Accordingly, one of the initial steps may be to establish appropriate bandwidth channels. Unfortunately, if the discrete attribute A has a finite set of possible values (nA), unless this value is really high, the associated log2(nA) bits entropy is not going to be enough for direct domain embedding of a reasonable watermark length/convince-ability. For example, in the case of departure cities, a value of nA=16,000 yields only 14 bits.

However, in the case of categorical data there exists a natural, solid semantic association between A, the rest of the schema's categorical attributes (e.g., B) and the data's primary key K. This association derives from the fact that in most cases no concept of “minor” changes exists. Any change is going to necessarily be significant, such as a change in the departure city from “Chicago” to “San Jose.” A comparatively large potential encoding bandwidth may be found in these associations between categorical attributes, including possibly the primary key. This bandwidth may be utilized in the embedding algorithm.

Additionally, while direct domain embedding does not seem to have enough entropy potential, a related dimension, the value occurrence frequency-transform (attribute frequency histogram), may be leveraged as an additional, or alternate, encoding channel.

Further, an algorithm may be embedded that is able to resiliently hide information within the attribute association outlined above, while preserving guaranteed data distortion bounds, and subsequently, if necessary, augmenting it with a direct-domain watermark.

Surviving vertical partitioning attacks is important for watermarks and requires a careful consideration of the attribute association used in the embedding process. The system may utilize an initial user-level assessment step in which a set of attributes are selected that are likely to survive vertical partitioning attacks. In the extreme case (i) just one attribute and the primary key are going to survive. A milder alternative (ii) assumes that more than one categorical attributes and the primary key survive the partitioning process.

FIG. 12 illustrates an embedding algorithm. At mark encoding time, a relation with at least a categorical type attribute A to be watermarked, a watermark wm and a set of secret keys (k1, k2) and other parameters (e.g., e) used in the embedding process may be used as input. The algorithm starts by discovering a set of “fit” tuples determined directly by the association between A and the primary relation key K. These tuples are considered for mark encoding.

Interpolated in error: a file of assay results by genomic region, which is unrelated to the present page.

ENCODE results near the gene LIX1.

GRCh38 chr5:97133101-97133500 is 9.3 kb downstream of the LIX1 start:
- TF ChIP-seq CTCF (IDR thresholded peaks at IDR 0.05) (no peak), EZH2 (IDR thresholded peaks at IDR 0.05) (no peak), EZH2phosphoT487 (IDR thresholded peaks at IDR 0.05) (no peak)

A tuple Ti may be “fit” for encoding if H(Ti(K),k1) mod e=0, where e is an adjustable encoding parameter determining the percentage of considered tuples, the set of fit tuples may contain roughly N e
elements and the parameter e may be controlled at embedding time to adjust the trade-off between the level of data alteration and mark resilience, and k1 may be a secret max(b(N), b(A))-bit key. A tuple may be considered “fit” if its primary key attribute satisfies a certain secret criteria.

The available embedding bandwidth N e
may be greater than the watermark bit-size |wm|. Accordingly, an error correcting code (ECC) may be employed that, upon embedding, receives a desired watermark wm as input and produces as output a string of bits wm_data of length N e
containing a redundant encoding of the watermark, tolerating a certain amount of bit-loss, wm_data = ECC . encode ( w , m N e ) .
At decoding time, the ECC may receive a potentially altered wm_data as input and produce the most likely corresponding wm, wm ECC.decode(wm_data, |wm|). Numerous error correcting codes may be utilized successfully within the present invention. In one aspect, majority voting was employed. wm_data[i] may be defined as the ith bit of wm_data. Thus, in one aspect, the error correcting code may be deployed before embedding to compute the bits that are to be embedded wm_data = ECC . encode ( w , m N e ) .

For each “fit” tuple Ti, one bit may be encoded by altering Ti(A) to become Ti(A)=at where t = set_bit ( msb ( H ( T i ( K ) , k 1 ) , b ( n A ) ) , 0 , wm_data [ msb ( H ( T i ( K ) , k 2 ) , b ( N e ) ) ] ) ,
where
k2 is a secret key k2 ≢k1. Hence, a secret value of b(nA) bits, depending upon the primary key and k1, may be generated and then the least significant bit may be forced to a value according to a corresponding (random, depending upon the primary key and k2) position in wm_data.

Utilization of a second different key ensures that there is no correlation between the tuples selected by k1 for embedding and the corresponding bit value positions in wm_data selected by k2. Such a correlation may potentially cause certain bits to be never considered in the embedding process. Thus, the new attribute value may be selected by the secret key k1, the associated relational primary key value, and a corresponding bit from the watermark data wm_data.

The “fitness” selection step provides several advantages. On the one hand, secrecy and resilience are ensured and on the other, it effectively “modulates” the watermark encoding process to the actual attribute-primary key association. Additionally, the cryptographic safety of the hash one-wayness may be leveraged to defeat any allegations that the data in dispute is not actually watermarked but that rather certain values for k1 and k2 were searched for to yield the watermark.

When computing t (i.e., selecting a new value for Ti(A)) there may be a few cases when the same wm_data bit is selected to embed. The pseudorandom nature of H(Ti(K),k2) guarantees on average that a large majority of the bits in wm_data are going to be embedded at least once. The ulterior step of error correction may tolerate such small changes.